Let me answer at least one part of the question, on presence of Roman forces in early 5th century Britain.
Before that, however, my recommendation is not to use the Notitia Dignitatum for anything other than the most simple/basic purpose. Certainly not as an entry point to read on Western Roman Empire. This document lacks context, and is very open to too many interpretations, as you seem to be aware - your references in the comments.
Back to my answer, there was a large contingent of late Roman cavalry, the Equites Taifali in Lincolnshire (northeastern/east England) during this time period, late-4th / early-5th century.
So, even after the Sack of Rome (410CE), a significant group of Roman cavalry still remained in Britain. So, in this sense, the Notitia Dignitatum was, if you like, not incorrect.
The Equites Taifali seemed to be particularly strong fighters, and they did stay on as opposed to “returning” to Rome or Ravenna. The commas because Taifali were frontier forces, not originally Roman but most likely Central Asian in origin. Some believe they came all the way from Central Asia under the banner of Samartians. In any case, they “kept the peace” for at least about another century in Lincolnshire.
Dr Caitlin Green has the details, her own site:
As to who these cavalry troops potentially billeted and losing spurs at Ludford might have been, one reasonable possibility is that they were members of the very late Roman Equites Taifali. This cavalry unit was probably established between 395 and 398 from the Taifali of northern Italy and Gaul and is known to have been in Britain under the command of the Comes Britanniarum ('Count of the Britains') in the very late fourth to early fifth centuries. Perhaps most significantly, however, it just so happens that a neighbouring parish to Ludford, Tealby, actually bears an originally Old English name that almost certainly derives from the continental tribal-name Taifali and means '(the settlement of) the Taifali', to which the Old Norse for village, -bȳ, was added in the Anglo-Scandinavian period (Tealby < Tavelesbi/Teflesbi < Old English *Tāflas/*Tǣflas + Old Norse bȳ, with *Tāflas/*Tǣflas being the Old English form of the tribal-name Taifali). Needless to say, such a coincidence is highly suggestive, and it has furthermore been argued that the presence of this tribal-name in Lincolnshire is difficult to explain in a convincing manner without recourse to the Equites Taifali.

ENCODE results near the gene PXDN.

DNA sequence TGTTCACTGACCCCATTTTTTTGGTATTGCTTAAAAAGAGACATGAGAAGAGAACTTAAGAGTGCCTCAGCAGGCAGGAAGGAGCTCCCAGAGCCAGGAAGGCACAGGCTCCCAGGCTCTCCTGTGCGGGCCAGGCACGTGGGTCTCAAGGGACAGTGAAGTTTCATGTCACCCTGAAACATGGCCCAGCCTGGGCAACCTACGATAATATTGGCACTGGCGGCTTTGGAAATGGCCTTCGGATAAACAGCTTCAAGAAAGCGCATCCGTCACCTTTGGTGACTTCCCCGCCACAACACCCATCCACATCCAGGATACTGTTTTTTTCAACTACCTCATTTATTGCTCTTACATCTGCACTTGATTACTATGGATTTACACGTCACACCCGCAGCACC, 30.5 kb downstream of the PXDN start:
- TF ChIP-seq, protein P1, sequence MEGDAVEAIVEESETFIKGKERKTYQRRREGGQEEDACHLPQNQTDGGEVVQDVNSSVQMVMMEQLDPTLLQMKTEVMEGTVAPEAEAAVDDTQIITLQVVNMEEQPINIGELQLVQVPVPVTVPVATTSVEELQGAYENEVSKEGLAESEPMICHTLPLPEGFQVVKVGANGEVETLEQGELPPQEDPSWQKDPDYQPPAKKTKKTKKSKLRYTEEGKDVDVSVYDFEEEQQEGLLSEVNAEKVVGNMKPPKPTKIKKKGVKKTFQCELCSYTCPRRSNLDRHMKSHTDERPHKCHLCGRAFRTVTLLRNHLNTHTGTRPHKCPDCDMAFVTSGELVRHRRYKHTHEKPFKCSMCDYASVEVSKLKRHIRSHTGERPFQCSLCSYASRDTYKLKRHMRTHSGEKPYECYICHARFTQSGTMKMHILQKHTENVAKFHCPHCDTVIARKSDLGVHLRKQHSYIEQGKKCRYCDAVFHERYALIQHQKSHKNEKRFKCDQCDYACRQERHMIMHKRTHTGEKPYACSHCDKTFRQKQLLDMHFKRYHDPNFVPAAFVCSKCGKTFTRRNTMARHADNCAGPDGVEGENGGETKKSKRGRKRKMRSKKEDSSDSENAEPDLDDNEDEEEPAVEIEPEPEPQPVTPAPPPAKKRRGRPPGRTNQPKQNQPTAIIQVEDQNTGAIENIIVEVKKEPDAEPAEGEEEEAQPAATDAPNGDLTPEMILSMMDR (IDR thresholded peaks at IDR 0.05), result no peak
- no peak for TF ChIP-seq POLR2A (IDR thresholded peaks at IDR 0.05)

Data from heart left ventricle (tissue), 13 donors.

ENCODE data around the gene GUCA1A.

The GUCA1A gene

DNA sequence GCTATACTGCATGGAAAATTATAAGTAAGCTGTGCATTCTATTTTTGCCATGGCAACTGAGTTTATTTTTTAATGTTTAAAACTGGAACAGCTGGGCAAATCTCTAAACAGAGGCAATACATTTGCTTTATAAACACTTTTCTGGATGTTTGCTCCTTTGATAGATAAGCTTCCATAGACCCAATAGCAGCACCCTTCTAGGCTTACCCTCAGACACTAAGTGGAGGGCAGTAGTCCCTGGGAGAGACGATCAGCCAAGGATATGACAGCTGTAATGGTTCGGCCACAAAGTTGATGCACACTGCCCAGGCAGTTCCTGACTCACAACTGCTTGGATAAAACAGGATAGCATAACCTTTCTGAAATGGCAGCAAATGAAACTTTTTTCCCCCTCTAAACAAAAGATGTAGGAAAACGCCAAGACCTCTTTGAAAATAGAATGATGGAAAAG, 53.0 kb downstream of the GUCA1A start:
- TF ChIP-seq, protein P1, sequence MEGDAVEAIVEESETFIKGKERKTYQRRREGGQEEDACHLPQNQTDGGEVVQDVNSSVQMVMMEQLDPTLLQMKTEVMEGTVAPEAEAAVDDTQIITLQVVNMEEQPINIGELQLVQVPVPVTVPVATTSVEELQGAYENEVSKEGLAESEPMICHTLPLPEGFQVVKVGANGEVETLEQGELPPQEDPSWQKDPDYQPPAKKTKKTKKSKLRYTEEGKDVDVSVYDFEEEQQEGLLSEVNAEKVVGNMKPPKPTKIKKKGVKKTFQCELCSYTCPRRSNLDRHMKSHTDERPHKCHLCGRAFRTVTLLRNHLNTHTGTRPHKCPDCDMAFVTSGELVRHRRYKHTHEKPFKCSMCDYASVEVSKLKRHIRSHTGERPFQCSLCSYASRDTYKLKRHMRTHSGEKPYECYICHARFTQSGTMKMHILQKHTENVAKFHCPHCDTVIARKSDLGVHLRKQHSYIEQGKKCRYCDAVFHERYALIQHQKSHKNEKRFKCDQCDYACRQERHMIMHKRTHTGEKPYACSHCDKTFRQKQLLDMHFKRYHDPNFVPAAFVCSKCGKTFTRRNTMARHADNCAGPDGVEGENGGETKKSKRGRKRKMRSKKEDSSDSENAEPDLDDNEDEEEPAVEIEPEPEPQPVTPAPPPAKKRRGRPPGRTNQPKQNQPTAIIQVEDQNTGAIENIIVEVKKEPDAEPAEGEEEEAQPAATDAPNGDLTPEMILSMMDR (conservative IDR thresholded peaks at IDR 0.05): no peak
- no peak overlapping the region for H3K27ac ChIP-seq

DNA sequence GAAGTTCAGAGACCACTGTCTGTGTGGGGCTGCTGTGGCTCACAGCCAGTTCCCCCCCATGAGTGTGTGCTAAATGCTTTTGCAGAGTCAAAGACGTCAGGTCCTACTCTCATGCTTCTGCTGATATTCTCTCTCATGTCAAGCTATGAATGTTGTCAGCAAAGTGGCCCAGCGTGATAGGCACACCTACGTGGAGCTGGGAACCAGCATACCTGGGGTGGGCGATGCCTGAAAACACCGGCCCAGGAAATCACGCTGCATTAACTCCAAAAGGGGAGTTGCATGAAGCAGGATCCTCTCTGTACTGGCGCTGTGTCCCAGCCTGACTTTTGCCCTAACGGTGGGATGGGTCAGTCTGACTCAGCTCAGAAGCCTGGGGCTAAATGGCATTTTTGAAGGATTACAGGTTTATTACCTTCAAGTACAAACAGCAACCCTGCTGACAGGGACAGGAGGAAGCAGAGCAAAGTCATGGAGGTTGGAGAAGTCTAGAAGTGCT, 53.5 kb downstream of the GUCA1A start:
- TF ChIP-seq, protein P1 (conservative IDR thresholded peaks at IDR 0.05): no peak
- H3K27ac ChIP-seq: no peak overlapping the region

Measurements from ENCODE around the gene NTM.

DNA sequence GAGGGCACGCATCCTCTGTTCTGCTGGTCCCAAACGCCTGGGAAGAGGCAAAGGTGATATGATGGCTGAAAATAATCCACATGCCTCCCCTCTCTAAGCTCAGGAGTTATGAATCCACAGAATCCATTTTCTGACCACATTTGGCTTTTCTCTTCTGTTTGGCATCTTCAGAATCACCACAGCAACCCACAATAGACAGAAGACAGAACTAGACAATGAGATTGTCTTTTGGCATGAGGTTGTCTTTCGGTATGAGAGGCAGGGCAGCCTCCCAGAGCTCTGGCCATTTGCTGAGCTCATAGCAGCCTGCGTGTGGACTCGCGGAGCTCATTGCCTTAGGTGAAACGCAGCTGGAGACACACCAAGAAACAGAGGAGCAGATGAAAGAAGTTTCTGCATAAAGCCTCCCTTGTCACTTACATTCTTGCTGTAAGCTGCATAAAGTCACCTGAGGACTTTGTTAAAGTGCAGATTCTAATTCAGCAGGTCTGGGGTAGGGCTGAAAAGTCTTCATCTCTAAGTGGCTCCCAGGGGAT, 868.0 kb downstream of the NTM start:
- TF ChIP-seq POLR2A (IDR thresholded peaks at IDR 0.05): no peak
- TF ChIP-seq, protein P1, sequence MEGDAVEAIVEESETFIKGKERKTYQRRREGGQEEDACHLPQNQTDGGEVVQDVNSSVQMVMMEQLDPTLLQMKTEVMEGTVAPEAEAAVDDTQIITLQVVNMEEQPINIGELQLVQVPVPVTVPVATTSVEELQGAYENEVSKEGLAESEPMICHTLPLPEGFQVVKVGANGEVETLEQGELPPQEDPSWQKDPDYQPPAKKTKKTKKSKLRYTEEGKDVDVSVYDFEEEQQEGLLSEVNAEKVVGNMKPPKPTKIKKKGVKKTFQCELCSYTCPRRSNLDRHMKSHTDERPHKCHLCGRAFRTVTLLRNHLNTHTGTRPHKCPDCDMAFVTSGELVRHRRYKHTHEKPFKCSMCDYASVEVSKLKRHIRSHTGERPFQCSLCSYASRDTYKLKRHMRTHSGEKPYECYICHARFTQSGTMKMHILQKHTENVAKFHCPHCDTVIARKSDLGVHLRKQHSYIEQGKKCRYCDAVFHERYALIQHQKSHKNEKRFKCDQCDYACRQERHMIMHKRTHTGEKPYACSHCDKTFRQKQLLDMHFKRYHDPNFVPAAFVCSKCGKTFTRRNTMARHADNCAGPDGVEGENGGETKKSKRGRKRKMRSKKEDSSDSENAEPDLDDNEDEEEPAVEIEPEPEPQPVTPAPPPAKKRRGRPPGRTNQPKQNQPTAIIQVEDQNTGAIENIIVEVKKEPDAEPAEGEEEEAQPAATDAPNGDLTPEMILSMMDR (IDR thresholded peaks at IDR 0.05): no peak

NOTE: See that quote in full on her site, as the details from the hyperlinks are useful. A brilliant site for late antiquity history in Britain (and outside too).